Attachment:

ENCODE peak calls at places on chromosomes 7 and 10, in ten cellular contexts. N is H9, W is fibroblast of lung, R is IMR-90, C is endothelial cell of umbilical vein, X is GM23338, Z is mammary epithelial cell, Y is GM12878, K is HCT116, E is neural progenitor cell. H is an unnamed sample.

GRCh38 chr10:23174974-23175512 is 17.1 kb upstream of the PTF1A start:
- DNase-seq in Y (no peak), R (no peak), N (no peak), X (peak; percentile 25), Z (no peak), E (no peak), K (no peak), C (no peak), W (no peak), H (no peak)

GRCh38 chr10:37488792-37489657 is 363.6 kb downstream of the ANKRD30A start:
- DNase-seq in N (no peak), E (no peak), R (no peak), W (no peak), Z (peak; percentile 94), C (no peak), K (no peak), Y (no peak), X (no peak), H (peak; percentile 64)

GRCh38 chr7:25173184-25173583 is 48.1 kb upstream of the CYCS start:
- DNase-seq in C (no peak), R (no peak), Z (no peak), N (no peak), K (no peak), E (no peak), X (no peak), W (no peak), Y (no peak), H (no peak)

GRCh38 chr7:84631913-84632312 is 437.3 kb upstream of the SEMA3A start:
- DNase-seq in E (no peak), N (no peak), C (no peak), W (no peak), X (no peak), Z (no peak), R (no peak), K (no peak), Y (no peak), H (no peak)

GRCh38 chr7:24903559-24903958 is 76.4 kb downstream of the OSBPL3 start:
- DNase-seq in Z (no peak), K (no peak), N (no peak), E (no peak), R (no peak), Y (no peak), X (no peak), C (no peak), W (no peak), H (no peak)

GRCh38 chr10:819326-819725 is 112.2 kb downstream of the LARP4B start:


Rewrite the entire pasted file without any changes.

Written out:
ENCODE peak calls at places on chromosomes 7 and 10, in ten cellular contexts. N is H9, W is fibroblast of lung, R is IMR-90, C is endothelial cell of umbilical vein, X is GM23338, Z is mammary epithelial cell, Y is GM12878, K is HCT116, E is neural progenitor cell. H is an unnamed sample.

GRCh38 chr10:23174974-23175512 is 17.1 kb upstream of the PTF1A start:
- DNase-seq in Y (no peak), R (no peak), N (no peak), X (peak; percentile 25), Z (no peak), E (no peak), K (no peak), C (no peak), W (no peak), H (no peak)

GRCh38 chr10:37488792-37489657 is 363.6 kb downstream of the ANKRD30A start:
- DNase-seq in N (no peak), E (no peak), R (no peak), W (no peak), Z (peak; percentile 94), C (no peak), K (no peak), Y (no peak), X (no peak), H (peak; percentile 64)

GRCh38 chr7:25173184-25173583 is 48.1 kb upstream of the CYCS start:
- DNase-seq in C (no peak), R (no peak), Z (no peak), N (no peak), K (no peak), E (no peak), X (no peak), W (no peak), Y (no peak), H (no peak)

GRCh38 chr7:84631913-84632312 is 437.3 kb upstream of the SEMA3A start:
- DNase-seq in E (no peak), N (no peak), C (no peak), W (no peak), X (no peak), Z (no peak), R (no peak), K (no peak), Y (no peak), H (no peak)

GRCh38 chr7:24903559-24903958 is 76.4 kb downstream of the OSBPL3 start:
- DNase-seq in Z (no peak), K (no peak), N (no peak), E (no peak), R (no peak), Y (no peak), X (no peak), C (no peak), W (no peak), H (no peak)

GRCh38 chr10:819326-819725 is 112.2 kb downstream of the LARP4B start: